Former Labour minister Roisín Shortall has warned that high earners should not be “the untouchables” in the budget.
Her comments are primarily aimed at Fine Gael, which opposed a Labour demand for a 3% increase in the universal social charge for those earning over €100,000.
However, Ms Shortall’s remarks may also serve to further expose Labour’s weaknesses in the Coalition and its perceived inability to get key policy proposals implemented.
“If reports are true that Fine Gael ministers are only prepared to allow for extra tax on higher earners if cuts are also applied to social welfare recipients, then this represents a new low in Irish politics. So much for fairness and social solidarity.”
Citing figures from the Department of Finance, she said a 3% levy or social charge increase on six-figure salaries would bring in almost €200m.
Ms Shortall said about 100,000 people earned in excess of €100,000.
“Does anyone seriously think that our country can ever make ends meet again if we continue to treat the income of higher-earners as untouchable?”
Although focusing her ire on Fine Gael, she pointedly said it was time for the cabinet as a whole “to show some real leadership”.
Labour pushed for the 3% surcharge to be included in tomorrow’s budget as a demonstration of fairness to ensure the highest earners contribute the most.
Fine Gael stoutly resisted it by calling for cuts to social welfare rates instead — which would be anathema to Labour. The parties are understood to have settled on a so-called mansion tax, whereby owners of homes worth in excess of €1m will pay a substantially higher property tax.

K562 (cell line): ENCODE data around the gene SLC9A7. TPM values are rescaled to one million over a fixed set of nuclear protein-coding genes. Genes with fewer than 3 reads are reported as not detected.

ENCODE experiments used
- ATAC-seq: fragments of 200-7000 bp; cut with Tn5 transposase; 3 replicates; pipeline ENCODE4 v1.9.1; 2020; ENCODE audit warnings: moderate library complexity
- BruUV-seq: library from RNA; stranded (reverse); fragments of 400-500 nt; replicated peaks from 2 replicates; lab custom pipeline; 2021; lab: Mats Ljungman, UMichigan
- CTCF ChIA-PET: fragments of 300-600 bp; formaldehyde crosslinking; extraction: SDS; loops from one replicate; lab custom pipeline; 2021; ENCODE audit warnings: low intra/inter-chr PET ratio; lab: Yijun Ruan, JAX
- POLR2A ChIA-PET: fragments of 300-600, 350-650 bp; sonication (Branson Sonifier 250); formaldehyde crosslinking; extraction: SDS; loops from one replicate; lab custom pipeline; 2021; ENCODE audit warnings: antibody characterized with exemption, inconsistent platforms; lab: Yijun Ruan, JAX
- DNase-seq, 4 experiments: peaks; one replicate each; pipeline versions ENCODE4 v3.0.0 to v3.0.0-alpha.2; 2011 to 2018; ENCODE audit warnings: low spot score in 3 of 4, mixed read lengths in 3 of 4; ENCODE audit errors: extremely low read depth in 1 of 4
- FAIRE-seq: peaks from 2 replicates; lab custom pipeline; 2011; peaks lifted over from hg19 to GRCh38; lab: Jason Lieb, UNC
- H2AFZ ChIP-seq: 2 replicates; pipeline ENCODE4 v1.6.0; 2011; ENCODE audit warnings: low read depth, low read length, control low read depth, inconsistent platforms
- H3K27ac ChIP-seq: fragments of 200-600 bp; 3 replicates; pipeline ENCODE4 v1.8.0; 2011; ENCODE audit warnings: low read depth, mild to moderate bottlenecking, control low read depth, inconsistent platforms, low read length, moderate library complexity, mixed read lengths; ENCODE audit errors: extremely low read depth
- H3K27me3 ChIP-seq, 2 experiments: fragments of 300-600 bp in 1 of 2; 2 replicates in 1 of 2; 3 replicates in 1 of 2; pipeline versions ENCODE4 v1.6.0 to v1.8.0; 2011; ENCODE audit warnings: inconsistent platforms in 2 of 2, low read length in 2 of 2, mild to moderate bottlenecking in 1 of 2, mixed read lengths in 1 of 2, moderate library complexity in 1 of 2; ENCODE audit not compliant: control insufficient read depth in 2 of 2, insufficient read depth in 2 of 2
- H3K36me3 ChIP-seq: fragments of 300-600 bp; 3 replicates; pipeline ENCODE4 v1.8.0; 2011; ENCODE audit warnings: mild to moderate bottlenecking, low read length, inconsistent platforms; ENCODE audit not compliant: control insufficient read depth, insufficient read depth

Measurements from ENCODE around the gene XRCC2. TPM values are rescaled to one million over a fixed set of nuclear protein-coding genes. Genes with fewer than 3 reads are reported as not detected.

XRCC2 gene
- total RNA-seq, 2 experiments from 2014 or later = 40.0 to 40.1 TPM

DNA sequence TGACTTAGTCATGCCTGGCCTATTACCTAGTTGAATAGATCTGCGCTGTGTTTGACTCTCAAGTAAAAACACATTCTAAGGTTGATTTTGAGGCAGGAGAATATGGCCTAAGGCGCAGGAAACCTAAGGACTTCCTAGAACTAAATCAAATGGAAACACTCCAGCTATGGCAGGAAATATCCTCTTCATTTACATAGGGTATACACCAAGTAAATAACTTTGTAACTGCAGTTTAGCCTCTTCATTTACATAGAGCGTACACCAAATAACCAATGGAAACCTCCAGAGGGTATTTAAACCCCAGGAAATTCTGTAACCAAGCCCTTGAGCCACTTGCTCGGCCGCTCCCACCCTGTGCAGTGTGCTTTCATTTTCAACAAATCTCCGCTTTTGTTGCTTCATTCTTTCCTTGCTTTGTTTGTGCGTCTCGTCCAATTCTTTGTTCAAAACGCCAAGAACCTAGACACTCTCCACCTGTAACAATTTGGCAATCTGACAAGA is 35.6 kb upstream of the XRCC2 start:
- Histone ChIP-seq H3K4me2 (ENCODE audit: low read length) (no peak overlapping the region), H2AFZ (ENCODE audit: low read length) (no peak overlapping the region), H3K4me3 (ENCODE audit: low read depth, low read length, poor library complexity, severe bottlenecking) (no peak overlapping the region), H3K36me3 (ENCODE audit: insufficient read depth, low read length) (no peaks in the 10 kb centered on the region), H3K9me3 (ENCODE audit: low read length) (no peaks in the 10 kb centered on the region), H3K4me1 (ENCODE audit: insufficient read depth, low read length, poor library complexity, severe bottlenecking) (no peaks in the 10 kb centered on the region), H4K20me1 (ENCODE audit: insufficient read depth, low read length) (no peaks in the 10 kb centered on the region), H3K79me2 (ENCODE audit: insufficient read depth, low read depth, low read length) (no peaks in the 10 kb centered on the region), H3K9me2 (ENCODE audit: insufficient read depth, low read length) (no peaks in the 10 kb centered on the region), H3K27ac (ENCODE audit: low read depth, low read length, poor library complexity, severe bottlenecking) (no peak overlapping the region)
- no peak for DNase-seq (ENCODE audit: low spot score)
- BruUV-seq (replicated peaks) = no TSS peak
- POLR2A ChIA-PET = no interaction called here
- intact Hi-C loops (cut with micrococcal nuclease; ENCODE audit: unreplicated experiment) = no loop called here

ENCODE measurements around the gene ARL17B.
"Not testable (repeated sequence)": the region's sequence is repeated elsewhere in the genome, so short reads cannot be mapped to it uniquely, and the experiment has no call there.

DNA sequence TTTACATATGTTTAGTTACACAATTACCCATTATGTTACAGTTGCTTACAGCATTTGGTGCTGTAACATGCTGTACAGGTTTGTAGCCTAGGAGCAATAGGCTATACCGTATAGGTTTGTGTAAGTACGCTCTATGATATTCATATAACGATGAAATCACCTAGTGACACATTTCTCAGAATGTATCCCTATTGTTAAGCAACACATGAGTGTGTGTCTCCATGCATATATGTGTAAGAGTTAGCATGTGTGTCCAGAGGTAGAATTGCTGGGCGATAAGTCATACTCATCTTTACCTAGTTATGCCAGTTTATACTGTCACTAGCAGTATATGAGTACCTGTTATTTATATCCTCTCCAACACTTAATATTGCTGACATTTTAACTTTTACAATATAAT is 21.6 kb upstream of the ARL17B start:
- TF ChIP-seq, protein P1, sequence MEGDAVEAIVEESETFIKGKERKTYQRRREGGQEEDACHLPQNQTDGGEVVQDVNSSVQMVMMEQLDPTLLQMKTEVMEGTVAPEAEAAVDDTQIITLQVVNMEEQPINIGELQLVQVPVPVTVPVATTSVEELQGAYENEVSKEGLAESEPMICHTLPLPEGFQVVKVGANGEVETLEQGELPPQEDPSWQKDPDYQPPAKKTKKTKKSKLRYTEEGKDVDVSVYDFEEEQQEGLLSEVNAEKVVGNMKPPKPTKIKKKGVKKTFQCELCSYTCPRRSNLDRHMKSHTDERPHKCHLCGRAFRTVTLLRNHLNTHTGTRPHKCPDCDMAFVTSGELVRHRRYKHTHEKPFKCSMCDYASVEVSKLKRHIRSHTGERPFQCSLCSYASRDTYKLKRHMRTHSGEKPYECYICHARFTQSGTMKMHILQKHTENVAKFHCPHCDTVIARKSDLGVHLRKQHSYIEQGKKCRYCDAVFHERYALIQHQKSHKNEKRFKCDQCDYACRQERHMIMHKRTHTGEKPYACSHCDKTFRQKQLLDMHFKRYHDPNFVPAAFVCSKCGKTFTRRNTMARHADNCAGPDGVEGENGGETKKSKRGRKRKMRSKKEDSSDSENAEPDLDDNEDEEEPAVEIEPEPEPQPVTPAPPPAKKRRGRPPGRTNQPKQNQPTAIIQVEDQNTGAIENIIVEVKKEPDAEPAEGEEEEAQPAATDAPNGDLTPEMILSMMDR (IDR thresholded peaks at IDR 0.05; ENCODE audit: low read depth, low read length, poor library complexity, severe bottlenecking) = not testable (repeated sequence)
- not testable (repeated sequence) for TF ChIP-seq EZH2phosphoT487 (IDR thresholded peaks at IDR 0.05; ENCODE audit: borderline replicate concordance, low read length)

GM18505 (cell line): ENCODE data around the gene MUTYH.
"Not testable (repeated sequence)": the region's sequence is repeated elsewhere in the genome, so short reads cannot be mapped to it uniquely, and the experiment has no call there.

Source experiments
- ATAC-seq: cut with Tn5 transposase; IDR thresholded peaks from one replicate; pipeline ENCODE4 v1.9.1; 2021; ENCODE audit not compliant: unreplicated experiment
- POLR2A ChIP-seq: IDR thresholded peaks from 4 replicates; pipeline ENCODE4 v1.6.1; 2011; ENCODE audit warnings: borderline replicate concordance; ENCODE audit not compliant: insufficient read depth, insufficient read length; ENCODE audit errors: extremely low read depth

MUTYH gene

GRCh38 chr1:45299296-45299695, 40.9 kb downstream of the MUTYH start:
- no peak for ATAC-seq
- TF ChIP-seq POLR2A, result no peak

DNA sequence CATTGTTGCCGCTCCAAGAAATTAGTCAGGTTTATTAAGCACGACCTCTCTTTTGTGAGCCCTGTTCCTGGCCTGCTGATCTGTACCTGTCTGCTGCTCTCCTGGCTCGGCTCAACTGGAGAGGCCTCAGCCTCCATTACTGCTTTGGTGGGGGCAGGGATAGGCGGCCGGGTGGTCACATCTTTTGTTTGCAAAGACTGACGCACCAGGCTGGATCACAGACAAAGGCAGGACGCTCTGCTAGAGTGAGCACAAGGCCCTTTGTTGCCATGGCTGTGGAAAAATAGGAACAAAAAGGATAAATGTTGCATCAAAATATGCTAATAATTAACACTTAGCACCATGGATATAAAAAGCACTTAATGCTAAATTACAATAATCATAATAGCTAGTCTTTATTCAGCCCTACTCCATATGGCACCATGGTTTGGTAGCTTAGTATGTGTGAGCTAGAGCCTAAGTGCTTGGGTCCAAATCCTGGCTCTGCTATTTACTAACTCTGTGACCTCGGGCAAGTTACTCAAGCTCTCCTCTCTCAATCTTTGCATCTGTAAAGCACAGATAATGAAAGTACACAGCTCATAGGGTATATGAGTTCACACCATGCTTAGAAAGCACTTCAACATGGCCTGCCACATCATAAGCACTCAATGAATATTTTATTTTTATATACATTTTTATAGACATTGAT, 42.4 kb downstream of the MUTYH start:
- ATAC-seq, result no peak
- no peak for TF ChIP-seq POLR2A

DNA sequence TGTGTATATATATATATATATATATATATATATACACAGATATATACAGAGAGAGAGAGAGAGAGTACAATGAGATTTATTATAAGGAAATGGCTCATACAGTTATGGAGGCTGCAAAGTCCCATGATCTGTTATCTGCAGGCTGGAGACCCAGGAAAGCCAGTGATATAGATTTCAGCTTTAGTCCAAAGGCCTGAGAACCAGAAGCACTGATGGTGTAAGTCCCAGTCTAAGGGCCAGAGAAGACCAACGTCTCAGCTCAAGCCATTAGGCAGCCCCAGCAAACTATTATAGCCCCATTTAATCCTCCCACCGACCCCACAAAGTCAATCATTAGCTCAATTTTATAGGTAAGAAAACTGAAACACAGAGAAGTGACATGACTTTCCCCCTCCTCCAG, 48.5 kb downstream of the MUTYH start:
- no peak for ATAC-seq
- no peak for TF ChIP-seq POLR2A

However, Ms Shortall said it was her belief that a majority of the Dáil, including some Fine Gael backbenchers, supported a levy on higher incomes.
“A temporary solidarity levy would achieve significant savings, would have widespread support, and would go a long way to improving social cohesion where it is under threat in these difficult times. It is time for the cabinet to show some real leadership.”
Ms Shortall resigned as junior health minister after the row over primary care centre locations.
She subsequently accused Fine Gael Health Minister James Reilly of “stroke politics” after he added two locations in his own constituency to the list.
Her resignation caused a headache for Labour leader Eamon Gilmore, who was accused of propping up Mr Reilly at the cost of one of his own ministers.
Ms Shortall said to date, budget cuts “disproportionately affected” people on low and middle incomes.
“This, in turn, has had a very negative impact on the domestic economy as a result of reduced disposable income. Focusing cuts and tax increases on the poor automatically impacts on domestic demand; focussing cuts and tax increases on the better-off does far less damage. It would also go some way to allaying the deep sense of unfairness felt by many people.”
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